I encountered my first statue of Our Lady of Lourdes when I was a child in the house of some Rhenish winemakers. My parents were taste-testing from bottle for sale in the kitchen, while the daughter of the owners, who was my age, showed me around upstairs through the rooms of the house. Her parents' bedroom opened to me in fresh and festive stillness – enormous flat duvets, pillows softly separated like rabbits' ears, and there on the dresser in front she stood, a princess of ice with the cold all around her, strangely alive, her doll-like face so delicately depicted. My mother smiled with a hint of humour when I told her that this beautiful figure appeared to me: she was a "saint of the night-stand".
It was my mother's sarcastic smile that made me understand: in our world, among intellectuals, scholars, art experts, Our Lady of Lourdes was not taken seriously. She was kitsch. Yet look at the fact that in the whole of the 20th century there has been no artistic creation so clear, comprehensible, capable of speaking across cultural boundaries, so meaningful for liturgically and so identifiably Catholic as the Madonna of Lourdes. Her anonymous maker must have had a stroke of genius like the designers of Mickey Mouse and whoever came up with the Coca Cola logo. Where there is Our Lady of Lourdes, there is the Catholic Church. Faced with such intrinsic power any aesthetic judgment is reduced to an insignificant statement of personal taste.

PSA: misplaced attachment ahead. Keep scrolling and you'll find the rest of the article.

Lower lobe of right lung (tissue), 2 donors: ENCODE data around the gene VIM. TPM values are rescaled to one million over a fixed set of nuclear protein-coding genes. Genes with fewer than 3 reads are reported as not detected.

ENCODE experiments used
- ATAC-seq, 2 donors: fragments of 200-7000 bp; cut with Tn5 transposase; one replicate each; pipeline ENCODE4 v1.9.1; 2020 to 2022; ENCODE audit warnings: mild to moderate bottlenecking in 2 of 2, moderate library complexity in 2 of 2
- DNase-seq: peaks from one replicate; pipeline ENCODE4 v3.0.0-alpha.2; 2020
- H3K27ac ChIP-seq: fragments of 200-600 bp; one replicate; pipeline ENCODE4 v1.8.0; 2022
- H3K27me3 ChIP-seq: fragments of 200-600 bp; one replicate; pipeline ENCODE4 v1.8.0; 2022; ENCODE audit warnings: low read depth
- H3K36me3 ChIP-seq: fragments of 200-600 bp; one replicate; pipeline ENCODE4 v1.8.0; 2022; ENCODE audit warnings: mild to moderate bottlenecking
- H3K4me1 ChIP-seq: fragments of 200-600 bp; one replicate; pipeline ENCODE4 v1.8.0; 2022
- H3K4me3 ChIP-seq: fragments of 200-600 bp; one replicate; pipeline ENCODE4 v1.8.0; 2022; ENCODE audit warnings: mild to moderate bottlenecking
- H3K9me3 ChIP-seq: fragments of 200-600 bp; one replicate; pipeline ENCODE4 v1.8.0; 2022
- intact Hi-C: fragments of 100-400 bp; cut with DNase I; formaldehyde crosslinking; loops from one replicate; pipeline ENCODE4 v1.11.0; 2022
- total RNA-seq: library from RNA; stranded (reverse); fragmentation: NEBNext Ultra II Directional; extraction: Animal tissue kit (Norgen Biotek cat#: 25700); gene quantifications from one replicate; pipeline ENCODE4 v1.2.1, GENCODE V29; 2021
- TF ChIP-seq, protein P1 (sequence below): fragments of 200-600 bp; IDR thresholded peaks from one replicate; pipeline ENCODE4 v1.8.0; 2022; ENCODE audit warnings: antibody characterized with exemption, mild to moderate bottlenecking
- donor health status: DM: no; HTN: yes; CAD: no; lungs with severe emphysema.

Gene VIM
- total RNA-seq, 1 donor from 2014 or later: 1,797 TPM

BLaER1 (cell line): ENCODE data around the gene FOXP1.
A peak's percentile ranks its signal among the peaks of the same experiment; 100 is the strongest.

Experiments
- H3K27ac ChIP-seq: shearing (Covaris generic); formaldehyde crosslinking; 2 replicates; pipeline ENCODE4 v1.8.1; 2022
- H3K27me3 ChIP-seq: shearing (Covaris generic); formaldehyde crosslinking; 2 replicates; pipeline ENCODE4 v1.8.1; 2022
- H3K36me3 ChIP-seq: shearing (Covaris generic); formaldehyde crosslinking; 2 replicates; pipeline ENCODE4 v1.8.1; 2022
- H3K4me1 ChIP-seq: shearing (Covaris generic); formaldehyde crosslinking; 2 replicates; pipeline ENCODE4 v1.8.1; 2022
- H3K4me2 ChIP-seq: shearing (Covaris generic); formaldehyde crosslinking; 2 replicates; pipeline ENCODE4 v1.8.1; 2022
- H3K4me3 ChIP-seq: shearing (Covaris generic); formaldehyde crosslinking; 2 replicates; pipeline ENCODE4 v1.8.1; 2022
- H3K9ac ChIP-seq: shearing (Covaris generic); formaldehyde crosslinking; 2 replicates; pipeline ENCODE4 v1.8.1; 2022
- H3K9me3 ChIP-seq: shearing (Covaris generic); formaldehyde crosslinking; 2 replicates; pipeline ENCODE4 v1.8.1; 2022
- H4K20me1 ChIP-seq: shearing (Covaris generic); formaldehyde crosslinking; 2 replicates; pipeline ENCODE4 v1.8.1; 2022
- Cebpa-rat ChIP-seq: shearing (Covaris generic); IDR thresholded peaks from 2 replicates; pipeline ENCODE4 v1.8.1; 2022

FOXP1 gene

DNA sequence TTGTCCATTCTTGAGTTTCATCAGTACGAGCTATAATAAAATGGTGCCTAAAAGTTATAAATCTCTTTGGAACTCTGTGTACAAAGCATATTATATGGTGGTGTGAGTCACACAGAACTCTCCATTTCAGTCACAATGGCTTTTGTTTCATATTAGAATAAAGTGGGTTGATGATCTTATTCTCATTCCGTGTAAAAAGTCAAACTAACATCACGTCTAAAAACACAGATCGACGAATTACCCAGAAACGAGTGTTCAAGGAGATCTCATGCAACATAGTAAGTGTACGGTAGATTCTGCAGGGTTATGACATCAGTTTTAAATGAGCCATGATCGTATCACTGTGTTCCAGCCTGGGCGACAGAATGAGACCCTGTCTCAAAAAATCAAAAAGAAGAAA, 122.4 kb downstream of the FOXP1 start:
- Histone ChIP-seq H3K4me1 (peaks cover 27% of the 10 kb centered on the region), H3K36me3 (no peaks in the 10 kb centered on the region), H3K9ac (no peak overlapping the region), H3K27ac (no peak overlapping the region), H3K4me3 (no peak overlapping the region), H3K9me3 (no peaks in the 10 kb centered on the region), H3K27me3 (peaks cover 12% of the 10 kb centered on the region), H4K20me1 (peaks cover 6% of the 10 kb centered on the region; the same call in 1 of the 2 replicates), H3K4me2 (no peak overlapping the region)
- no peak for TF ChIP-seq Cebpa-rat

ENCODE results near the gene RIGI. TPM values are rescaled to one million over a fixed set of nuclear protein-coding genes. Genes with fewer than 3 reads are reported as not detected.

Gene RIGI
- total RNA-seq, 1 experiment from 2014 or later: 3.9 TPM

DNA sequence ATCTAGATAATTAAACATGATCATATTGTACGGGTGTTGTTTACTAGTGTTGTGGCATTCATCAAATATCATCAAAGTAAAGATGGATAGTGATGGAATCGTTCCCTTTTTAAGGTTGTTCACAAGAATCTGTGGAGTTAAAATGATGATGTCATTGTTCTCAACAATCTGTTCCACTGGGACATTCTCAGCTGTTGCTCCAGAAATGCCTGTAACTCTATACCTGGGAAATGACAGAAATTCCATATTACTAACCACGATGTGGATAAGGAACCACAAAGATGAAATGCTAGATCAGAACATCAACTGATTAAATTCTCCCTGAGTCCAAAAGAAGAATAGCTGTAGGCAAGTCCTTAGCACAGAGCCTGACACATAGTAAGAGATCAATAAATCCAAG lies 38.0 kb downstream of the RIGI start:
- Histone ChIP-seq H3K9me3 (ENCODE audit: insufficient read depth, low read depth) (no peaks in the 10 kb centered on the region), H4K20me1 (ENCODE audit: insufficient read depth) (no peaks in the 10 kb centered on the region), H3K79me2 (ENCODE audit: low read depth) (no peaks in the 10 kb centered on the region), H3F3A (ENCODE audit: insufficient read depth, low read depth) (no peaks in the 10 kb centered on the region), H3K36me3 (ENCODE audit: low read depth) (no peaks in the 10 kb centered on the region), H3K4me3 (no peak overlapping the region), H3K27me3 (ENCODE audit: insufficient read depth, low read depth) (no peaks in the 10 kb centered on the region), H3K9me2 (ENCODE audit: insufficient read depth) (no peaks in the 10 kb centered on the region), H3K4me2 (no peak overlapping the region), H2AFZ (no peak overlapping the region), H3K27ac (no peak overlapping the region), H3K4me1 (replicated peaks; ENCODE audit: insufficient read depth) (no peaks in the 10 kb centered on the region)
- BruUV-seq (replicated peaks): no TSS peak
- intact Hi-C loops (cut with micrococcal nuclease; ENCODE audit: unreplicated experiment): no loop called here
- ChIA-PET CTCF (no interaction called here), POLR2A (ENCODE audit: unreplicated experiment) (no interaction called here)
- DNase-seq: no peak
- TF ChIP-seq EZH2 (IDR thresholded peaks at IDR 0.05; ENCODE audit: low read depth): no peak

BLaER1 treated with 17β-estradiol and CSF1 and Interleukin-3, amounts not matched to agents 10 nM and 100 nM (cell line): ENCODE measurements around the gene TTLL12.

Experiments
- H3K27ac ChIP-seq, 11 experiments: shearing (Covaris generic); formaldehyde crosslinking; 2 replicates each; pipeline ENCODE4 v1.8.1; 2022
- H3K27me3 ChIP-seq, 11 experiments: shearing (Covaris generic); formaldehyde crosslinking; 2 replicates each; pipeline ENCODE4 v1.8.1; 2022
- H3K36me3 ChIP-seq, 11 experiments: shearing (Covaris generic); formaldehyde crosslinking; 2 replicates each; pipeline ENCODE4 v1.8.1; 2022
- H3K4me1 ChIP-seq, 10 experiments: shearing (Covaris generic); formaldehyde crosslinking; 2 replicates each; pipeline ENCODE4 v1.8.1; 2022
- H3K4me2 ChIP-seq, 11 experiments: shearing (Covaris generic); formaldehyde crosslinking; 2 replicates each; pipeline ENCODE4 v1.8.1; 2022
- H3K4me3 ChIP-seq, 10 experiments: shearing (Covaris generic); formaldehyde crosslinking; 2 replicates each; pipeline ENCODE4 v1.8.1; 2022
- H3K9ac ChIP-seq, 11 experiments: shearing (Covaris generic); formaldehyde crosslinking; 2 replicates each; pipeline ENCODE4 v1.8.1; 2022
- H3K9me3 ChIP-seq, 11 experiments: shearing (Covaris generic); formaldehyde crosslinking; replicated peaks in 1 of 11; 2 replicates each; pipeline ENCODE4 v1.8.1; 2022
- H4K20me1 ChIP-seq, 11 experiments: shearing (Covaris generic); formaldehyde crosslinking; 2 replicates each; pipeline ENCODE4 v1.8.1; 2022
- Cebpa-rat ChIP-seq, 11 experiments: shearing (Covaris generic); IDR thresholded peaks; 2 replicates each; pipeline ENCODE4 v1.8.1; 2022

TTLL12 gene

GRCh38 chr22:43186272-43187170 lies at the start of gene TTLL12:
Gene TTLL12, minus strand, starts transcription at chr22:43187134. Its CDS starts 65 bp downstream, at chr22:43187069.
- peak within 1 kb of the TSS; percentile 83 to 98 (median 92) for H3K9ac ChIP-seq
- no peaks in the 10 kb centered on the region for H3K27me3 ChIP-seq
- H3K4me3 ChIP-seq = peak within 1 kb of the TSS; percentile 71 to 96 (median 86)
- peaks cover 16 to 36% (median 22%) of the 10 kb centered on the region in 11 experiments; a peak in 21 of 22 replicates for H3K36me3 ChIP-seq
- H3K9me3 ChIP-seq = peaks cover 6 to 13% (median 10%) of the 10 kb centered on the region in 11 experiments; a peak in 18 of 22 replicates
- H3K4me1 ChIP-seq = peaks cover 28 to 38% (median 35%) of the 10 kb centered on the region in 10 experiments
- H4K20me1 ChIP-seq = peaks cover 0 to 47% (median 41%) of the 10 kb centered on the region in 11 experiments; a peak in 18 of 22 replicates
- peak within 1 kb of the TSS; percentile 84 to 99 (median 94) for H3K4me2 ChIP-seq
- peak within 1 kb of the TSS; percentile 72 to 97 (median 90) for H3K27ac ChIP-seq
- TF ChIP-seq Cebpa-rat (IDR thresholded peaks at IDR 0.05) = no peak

It is astonishing: the statue from Lourdes, an industrial product, corresponds to the founding image of Christian iconography. And this is thanks not to the creativity of an artist but to the vision of a saint, who described as in a grotto "a white lady" introducing herself, in the Pyrenees dialect, as the "Immaculate Conception": not as the immaculately conceived, but as an abstract concept in human form, the incarnation of a word. Later, one or more modellers in a factory for devotional objects, whose names probably no one remembers, listening to the story of the little shepherdess produced a statue: a true icon, a true image of the apparition, which now has passed countless times on the conveyor belt. Left unpainted, with her features unpersonalized, like a doll, like each one and like none, as befits the first creature of the new creation, the perfect new Eve.